3. To Show and to Tell: The Craft of Literary Nonfiction
by Phillip Lopate (philliplopate.com)
My Pride and Prejudice and Kitties co-author, Debbie, summed this book up nicely:
Bookstore shelves are stuffed with excellent books on fiction and screenplay writing, but for years I searched in vain for a similarly excellent book on nonfiction writing. Then in 2013 came Phillip Lopate’s To Show and To Tell, and my search was over.
Lopate covers all the issues: the need to turn yourself into a character, conflict in nonfiction, the ethics of writing about others, and on and on. His best bit of wisdom, though, is that the familiar “show don’t tell” dictum should not apply to essay and memoir; an essay should not read like a short story. “The story line or plot in nonfiction consists of the twists and turns of a thought process working itself out,” he observes. For my money this is all you need to know!
He also devotes an entire chapter to the importance of reflection in memoir. The memoir should have a double perspective, he says: one showing the experience as lived and one reflecting the wisdom of the author’s present self. “This second perspective, which takes advantage of a more mature intelligence to interpret the past, is not merely an obligation but a privilege and an opportunity.” –Deborah Guyol writingintothesunset.com and letsgowrite.com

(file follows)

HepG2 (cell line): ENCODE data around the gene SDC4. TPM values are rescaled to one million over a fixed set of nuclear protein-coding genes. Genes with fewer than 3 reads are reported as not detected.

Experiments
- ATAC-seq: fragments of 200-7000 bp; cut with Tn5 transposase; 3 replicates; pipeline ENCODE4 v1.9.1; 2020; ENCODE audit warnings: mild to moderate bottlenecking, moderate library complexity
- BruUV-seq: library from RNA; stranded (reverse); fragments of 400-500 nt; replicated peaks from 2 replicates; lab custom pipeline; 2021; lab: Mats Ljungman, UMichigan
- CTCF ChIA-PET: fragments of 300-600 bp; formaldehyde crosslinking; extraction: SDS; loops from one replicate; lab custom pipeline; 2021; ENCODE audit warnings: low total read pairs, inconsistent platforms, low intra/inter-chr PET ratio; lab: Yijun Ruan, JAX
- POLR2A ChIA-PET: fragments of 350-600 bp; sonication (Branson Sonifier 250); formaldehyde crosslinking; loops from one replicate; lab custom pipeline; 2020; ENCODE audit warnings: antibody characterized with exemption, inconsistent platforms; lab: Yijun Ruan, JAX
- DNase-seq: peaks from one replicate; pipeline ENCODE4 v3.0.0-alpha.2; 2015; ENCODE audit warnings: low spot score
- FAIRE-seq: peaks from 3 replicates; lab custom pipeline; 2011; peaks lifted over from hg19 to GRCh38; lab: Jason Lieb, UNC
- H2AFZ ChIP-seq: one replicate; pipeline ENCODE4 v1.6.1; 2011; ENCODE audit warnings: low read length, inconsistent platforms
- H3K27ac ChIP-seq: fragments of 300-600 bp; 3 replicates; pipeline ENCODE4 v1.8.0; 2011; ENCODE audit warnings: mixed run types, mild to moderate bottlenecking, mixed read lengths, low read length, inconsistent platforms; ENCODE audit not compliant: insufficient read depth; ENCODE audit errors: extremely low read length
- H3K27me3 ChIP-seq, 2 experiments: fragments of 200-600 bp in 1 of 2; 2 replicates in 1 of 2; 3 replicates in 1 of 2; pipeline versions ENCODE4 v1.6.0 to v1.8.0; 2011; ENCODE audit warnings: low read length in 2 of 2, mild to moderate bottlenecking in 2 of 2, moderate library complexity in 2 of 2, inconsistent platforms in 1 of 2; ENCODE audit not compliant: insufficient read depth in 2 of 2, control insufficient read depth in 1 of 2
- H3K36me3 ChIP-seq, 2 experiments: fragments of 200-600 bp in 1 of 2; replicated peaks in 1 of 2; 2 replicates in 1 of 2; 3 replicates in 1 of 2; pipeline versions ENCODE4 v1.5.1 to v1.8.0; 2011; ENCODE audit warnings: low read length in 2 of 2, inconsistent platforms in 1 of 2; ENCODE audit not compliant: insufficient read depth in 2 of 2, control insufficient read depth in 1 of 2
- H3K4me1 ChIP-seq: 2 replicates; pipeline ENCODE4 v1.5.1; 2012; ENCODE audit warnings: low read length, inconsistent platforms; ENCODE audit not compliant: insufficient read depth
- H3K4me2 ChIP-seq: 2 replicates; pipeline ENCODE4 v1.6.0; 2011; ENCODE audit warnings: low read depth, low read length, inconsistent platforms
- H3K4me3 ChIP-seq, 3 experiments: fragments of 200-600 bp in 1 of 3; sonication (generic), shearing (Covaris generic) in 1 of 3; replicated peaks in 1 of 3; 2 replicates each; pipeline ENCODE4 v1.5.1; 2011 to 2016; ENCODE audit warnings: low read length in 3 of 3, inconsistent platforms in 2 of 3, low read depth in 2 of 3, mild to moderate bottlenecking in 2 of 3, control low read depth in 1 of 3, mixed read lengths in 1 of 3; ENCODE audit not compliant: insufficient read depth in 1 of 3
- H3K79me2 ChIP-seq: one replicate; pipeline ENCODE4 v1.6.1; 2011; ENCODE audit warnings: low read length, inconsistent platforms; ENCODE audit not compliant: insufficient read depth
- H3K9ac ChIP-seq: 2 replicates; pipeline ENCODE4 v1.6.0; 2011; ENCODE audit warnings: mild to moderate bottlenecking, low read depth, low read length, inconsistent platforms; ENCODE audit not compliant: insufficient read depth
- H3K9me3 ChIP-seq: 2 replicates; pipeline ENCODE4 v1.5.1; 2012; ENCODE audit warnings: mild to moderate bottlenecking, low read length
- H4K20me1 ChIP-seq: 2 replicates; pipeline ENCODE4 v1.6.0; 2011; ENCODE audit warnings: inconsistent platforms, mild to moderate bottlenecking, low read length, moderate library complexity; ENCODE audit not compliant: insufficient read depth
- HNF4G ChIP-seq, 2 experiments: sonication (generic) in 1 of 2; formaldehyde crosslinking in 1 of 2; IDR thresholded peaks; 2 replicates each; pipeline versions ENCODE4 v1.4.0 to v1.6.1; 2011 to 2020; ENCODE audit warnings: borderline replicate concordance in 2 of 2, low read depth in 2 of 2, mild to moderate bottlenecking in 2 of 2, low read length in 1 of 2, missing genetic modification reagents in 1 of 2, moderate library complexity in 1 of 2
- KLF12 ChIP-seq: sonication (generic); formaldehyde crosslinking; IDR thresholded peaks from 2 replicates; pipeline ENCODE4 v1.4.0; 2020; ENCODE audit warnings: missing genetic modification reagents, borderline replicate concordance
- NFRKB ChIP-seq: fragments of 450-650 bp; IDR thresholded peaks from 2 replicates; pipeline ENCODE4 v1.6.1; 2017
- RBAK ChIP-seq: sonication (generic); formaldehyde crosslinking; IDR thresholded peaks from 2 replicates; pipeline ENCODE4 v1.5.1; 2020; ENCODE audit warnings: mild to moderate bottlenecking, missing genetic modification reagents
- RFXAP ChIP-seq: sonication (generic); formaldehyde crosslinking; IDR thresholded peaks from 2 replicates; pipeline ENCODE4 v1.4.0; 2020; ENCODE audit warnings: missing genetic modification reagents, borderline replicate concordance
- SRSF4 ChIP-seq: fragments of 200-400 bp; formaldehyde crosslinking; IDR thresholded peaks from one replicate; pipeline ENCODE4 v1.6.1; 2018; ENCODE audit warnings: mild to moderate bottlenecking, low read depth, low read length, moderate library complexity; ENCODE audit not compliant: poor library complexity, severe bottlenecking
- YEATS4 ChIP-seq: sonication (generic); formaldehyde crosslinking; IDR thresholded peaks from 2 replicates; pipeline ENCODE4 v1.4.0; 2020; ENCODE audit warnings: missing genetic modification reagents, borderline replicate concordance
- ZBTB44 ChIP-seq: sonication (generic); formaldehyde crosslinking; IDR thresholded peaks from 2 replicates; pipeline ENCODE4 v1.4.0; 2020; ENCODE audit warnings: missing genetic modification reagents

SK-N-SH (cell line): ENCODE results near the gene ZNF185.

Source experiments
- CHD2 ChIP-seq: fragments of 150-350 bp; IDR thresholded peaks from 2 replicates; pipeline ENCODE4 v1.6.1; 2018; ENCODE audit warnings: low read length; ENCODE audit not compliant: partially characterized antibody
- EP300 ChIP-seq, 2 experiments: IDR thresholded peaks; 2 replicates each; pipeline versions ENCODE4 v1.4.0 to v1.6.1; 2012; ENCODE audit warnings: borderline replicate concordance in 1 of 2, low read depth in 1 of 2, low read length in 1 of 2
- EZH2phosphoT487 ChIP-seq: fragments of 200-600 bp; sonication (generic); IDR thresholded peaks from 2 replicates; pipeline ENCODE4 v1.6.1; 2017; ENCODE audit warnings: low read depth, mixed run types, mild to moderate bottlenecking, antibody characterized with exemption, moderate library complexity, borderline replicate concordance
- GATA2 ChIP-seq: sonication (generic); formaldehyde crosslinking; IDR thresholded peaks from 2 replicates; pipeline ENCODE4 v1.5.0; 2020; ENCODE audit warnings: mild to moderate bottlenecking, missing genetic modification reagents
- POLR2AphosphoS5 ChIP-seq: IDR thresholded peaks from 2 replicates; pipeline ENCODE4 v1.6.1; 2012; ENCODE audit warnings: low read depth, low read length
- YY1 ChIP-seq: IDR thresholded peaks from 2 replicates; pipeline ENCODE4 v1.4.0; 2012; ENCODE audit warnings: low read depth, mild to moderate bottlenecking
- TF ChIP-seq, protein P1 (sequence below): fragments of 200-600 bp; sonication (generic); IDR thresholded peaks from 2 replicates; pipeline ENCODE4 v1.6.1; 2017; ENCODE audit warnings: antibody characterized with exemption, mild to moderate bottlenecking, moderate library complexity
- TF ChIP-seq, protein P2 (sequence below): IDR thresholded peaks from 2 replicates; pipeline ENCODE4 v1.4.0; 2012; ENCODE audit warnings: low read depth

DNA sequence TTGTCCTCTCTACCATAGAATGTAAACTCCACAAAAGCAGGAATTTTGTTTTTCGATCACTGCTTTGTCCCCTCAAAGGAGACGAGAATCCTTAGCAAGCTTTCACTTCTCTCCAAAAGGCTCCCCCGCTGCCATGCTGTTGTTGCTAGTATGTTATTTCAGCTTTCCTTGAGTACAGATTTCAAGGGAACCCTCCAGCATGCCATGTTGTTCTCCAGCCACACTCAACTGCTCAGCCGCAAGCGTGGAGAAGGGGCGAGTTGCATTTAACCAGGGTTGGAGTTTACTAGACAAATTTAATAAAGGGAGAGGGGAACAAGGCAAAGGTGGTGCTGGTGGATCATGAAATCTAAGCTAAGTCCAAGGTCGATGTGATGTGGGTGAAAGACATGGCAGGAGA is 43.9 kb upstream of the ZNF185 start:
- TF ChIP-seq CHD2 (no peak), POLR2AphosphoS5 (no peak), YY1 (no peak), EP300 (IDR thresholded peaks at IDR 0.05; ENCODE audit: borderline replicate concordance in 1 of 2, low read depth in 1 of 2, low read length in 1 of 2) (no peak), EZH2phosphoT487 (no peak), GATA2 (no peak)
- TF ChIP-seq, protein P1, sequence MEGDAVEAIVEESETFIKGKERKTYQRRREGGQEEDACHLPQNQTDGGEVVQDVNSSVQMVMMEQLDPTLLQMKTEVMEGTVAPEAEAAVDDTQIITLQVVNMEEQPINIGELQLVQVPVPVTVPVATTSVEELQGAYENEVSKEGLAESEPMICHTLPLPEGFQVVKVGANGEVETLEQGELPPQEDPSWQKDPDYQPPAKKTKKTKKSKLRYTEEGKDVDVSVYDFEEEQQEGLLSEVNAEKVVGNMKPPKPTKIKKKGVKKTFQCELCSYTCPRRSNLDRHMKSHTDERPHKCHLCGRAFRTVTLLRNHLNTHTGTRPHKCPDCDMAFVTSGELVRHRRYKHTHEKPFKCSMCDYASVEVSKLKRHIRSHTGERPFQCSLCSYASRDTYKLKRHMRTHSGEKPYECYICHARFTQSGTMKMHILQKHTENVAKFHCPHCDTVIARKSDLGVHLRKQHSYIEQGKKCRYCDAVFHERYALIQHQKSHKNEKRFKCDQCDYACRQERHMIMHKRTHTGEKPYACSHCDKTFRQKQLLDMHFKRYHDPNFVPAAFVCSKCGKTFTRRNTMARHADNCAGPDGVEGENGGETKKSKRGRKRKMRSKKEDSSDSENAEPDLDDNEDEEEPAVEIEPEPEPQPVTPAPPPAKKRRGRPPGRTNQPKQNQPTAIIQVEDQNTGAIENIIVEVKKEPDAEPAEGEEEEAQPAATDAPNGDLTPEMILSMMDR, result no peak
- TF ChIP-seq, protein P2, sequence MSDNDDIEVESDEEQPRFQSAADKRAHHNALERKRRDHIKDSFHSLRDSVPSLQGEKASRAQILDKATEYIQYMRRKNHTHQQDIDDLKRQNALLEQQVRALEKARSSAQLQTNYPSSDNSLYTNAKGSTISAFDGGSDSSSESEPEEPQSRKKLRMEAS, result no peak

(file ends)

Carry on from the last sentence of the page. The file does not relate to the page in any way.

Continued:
4. Your favorite memoir
Your favorite memoir is an invaluable blueprint, a map that you can study and return to as often as you like.
A River Runs Through It
by Norman Maclean is my own favorite*. This is not a book you can dissect easily; it is unique in language, structure and story, and eludes analysis. But I did consult it when I wanted to see how Maclean wrote so compellingly about the father’s reaction to the death of his son:
“After my brother’s death, my father never walked very well again. He had to struggle to lift his feet, and, when he did get them up they came down slightly out of control.”